Students will learn how to make a Native American Drum from beginning to end.
Students will learn the Art of weaving/looping the raw hide straps when lacing up the straps/raw hide drum.
This art history video discussion examines the Arch of Constantine, 315 C.E., Rome.
This art history video discussion examines the Arch of Titus, originally Pentelic marble, early 19h-century restoration is in travertine, c. 81 C.E. (Via Sacra, Rome).
The Art Appreciation course explores the world’s visual arts, focusing on the development of visual awareness, assessment, and appreciation by examining a variety of styles from various periods and cultures while emphasizing the development of a common visual language. The materials are meant to foster a broader understanding of the role of visual art in human culture and experience from the prehistoric through the contemporary.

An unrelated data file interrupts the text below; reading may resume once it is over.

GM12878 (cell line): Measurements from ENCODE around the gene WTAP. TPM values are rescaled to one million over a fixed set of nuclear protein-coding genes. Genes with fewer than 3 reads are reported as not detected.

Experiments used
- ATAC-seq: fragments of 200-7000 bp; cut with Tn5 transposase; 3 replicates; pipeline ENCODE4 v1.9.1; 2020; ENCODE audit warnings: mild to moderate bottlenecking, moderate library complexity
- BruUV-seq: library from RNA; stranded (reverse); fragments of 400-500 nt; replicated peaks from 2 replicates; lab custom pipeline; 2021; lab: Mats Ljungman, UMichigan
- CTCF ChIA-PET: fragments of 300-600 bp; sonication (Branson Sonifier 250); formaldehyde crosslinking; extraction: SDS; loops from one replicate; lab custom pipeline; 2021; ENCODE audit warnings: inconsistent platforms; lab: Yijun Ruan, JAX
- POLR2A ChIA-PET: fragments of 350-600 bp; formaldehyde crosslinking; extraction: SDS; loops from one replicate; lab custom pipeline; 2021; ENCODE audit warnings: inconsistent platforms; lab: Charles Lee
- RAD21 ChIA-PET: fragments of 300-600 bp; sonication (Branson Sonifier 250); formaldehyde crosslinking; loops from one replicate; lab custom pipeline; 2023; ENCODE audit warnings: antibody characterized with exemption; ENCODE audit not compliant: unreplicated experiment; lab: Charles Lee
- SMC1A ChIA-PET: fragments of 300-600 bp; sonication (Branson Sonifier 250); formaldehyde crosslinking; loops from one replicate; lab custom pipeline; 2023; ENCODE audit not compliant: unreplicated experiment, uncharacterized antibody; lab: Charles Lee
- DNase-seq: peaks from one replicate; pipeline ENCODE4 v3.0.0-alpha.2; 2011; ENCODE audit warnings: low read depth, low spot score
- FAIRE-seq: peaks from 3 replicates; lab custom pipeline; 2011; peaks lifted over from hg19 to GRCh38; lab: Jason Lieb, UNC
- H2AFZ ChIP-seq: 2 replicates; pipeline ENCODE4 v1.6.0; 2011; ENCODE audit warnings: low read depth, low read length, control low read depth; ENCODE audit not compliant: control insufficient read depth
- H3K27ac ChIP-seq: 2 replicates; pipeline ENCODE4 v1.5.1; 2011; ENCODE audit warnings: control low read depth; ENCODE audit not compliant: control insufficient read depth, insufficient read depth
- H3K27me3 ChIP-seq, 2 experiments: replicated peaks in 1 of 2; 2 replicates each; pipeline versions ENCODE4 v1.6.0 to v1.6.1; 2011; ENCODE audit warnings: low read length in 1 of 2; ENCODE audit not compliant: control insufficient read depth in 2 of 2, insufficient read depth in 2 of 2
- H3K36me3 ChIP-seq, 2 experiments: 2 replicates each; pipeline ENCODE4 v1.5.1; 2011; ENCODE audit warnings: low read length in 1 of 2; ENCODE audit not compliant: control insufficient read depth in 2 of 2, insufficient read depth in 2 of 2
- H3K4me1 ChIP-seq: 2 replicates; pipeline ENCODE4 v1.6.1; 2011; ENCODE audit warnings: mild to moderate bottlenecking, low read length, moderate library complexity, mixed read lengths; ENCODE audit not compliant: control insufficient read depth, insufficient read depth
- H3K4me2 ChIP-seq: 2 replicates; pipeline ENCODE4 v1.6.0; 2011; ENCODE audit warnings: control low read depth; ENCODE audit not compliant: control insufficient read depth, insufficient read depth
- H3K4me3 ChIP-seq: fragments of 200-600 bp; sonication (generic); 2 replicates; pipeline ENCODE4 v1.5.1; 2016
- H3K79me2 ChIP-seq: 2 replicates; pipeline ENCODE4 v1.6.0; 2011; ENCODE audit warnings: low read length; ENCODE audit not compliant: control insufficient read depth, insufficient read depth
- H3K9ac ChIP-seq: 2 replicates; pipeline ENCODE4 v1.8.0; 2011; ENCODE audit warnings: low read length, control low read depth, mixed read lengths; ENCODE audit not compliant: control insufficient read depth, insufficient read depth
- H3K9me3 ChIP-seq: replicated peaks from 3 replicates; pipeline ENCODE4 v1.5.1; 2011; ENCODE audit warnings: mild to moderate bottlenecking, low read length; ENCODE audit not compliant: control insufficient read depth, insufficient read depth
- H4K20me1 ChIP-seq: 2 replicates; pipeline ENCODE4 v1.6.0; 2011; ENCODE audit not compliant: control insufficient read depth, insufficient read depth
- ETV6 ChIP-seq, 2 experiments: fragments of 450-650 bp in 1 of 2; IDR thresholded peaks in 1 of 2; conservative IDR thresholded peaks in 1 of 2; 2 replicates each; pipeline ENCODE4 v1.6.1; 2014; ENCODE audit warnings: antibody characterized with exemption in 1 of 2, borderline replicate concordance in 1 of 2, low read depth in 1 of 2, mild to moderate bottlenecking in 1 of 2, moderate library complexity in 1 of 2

This is an Open Educational Resource (OER), an openly licensed educational material designed to replace a traditional textbook. The course materials consist of 24 lessons each with a presentation, reading list, and/or sample assignment. For ease of adapting, materials are available as PDFs and Microsoft PowerPoint or Word documents.